‘My first choice was to try edibles’ she explains, ‘but at that time they were really dreadful’. Wolf describes her first experience as tasting like a bud of cannabis dipped into chocolate. After it she went home to her husband and announced, ‘I’m going to start an edibles business because everything out there sucks’. In the early days of her venture, Wolf recalls how she would start a day of developing recipes at 9 and find herself in bed, high and passed out by 3. But, when Mary, her daughter-in-law, got involved around the same time that weed became legal for recreational use in Oregon, things blew up and the duo now operate from a commercial kitchen where, to Wolf’s relief, tasting on the job is strictly prohibited. The Laurie and Maryjane edibles range now offers five baked goods and four energy bars. The latter are all vegan and free from gluten and GMOs as, Laurie teases, ‘every other Portland person has some sort of issue; somebody’s gluten free or someone doesn’t eat bacon on fridays’.
Each of Wolf’s bars provide a distinct type of high. Breaking down the anatomy of edibles, she explains that those infused with the sativa strain of cannabis are mostly associated with clarity, creativity and energy. A writer friend of hers describes eating just one of the bars before working as being ‘like the equivalent of taking an adderall’. On the other hand, those made with the indica strain, known in the community as ‘in- da- couch’ (which Wolf admits is ‘kinda corny and awful’), are more conducive to the stereotypical ‘stoner’ vision of relaxing . The third variation is a blend of THC, the psychoactive component of cannabis that gets you high, and CBD, which has been shown to have anti-inflammatory, anti-pain and antipsychotic properties. Wolf’s bars never contain more than 50mg of THC and she recommends a starter dose of 5mg. Before she launched her range, she recalls how dispensaries would offer 500mg edibles that ‘wouldn’t kill you but would make you say “what was I thinking? I can’t move!”. For those who don’t want to get high, Laurie and Maryjane also offers a CBD only bar that offers ‘a feeling of wellness but without any kind of head change’.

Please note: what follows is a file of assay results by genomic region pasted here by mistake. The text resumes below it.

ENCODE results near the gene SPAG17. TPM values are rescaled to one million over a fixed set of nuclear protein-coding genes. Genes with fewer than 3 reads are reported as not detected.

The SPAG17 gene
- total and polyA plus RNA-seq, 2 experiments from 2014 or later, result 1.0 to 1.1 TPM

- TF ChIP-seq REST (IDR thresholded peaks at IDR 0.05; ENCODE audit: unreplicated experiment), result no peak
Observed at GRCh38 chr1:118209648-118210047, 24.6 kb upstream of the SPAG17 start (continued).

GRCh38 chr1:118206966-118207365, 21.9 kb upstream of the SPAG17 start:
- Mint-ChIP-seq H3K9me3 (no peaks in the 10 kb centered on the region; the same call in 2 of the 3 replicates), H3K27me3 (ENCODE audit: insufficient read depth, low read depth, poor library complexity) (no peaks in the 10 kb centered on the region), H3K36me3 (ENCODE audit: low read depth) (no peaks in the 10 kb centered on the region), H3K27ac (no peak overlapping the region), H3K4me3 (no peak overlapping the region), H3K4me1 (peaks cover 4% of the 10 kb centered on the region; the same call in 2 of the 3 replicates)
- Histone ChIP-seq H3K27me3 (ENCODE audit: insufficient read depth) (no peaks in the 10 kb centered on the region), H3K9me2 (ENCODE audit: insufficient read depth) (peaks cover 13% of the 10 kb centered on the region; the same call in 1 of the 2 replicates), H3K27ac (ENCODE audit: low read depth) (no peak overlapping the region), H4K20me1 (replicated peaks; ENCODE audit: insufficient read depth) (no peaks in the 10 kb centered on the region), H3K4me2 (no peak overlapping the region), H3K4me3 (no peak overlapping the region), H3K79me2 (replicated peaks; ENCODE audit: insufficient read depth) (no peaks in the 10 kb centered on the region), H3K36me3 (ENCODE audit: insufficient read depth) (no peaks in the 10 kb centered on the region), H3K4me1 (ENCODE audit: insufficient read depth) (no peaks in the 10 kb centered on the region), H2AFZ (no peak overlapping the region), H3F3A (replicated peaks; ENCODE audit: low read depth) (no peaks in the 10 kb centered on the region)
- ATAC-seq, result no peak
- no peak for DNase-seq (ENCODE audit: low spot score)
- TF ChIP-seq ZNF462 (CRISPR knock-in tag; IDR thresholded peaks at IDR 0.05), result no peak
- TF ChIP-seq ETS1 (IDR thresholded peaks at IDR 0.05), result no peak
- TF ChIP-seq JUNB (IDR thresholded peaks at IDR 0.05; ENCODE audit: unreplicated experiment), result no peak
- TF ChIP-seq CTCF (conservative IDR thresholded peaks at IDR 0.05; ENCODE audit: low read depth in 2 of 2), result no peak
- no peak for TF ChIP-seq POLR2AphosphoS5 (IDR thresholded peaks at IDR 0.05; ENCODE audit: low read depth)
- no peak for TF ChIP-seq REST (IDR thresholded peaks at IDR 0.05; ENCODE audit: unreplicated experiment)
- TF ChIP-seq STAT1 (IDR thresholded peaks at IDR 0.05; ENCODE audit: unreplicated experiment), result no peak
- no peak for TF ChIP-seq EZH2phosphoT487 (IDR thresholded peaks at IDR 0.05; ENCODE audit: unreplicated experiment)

How to Host a Dinner Party with Cannabis
Outside of the Laurie and MaryJane edibles range, Wolf has gained a respectable reputation for the cannabis-infused dinner parties that she hosts. Attracting who she describes as ‘the West-Elm crowd’, referring to the hipster-favoured mid-century furniture store, the parties cater to a more sophisticated clientele than she initially thought her edibles would serve. ‘Instead of having dinner parties where they go and pick out the wines that go well with their dishes, these people like to try five different strains and get an understanding of how they make us feel’, she explains. For the guests who attend, the expectation is to enjoy great food that has only mildly been infused with cannabis. This way, they can appreciate the different courses on the menu without becoming overwhelmed. To ensure that the night pans out this way, Wolf doesn’t recommend ever creating a menu that exceeds 10mg of THC otherwise, she warns, ‘you’ll get the munchies and will just be shovelling food in because it feels good’. But, for those who have a higher than average tolerance threshold, she ensures that the dinner table is scattered with numerous (and clearly labelled) cannabis-infused side dishes so that the more tolerant of guests can up their high as they wish.